The U.S. Supreme Court may be thrust into the 2012 election campaign with potential cases on President Barack Obama’s health-care law, illegal immigration and affirmative action in the term that started today.
The nine-month session already includes fights over police use of tracking devices and nudity on broadcast television, and review of the health-care law is likely after the Obama administration asked last week for a hearing.
The court may increase the stakes by taking up appeals that aim to limit the use of race by university admissions offices and bolster the power of states to crack down on illegal immigration.
“This term could turn out to be one of the most momentous Supreme Court terms in decades,” said Elizabeth Wydra, chief counsel of the Washington-based Constitutional Accountability Center, which advocates for civil rights and broad federal power.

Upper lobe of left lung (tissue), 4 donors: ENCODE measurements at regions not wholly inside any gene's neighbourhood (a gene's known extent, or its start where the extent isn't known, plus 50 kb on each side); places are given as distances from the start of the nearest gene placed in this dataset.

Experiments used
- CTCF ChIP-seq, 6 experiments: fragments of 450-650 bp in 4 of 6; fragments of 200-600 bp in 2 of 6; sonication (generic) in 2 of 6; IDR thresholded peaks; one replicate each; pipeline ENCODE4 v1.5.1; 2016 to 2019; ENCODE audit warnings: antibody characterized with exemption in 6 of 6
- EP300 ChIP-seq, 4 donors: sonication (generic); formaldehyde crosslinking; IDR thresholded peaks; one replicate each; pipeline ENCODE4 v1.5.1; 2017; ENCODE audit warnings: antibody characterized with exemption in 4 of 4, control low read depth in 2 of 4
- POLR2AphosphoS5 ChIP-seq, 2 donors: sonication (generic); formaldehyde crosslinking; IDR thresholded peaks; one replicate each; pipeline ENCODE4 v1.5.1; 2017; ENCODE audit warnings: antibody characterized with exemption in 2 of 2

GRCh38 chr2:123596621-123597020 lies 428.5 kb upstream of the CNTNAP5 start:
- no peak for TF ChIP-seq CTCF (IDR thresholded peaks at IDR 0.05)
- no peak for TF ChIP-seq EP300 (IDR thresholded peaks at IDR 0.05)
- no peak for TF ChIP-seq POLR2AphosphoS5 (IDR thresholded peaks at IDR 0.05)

The court would probably decide the health-care, admissions and immigration cases at the close of its term in late June, less than five months before the November election.
The justices opened their term today with arguments in a case that may determine whether health-care providers can sue over cuts in the federal-state Medicaid program for the poor. The court also issued an 89-page list of orders, including single-sentence rejections of almost 2,000 appeals.
The court today rejected a bid by AT&T Inc. for a $500 million tax refund and refused to open wireless-phone manufacturers and retailers to a suit contending the devices may cause brain cancer. The court also refused to halt a proposed investor class-action suit against Blackstone Group LP and turned away a bid to sue Bank of America Corp.’s Merrill Lynch unit for allegedly paying 700 black financial advisers less than their white counterparts.
Health care alone would create the rare if not unprecedented scenario of an election-year Supreme Court ruling on a president’s signature legislative accomplishment. Lower courts are divided on the constitutionality of the measure and its requirement that Americans either acquire insurance or pay a penalty. Both the Obama administration and a group of 26 states opposing the law filed Supreme Court appeals last week.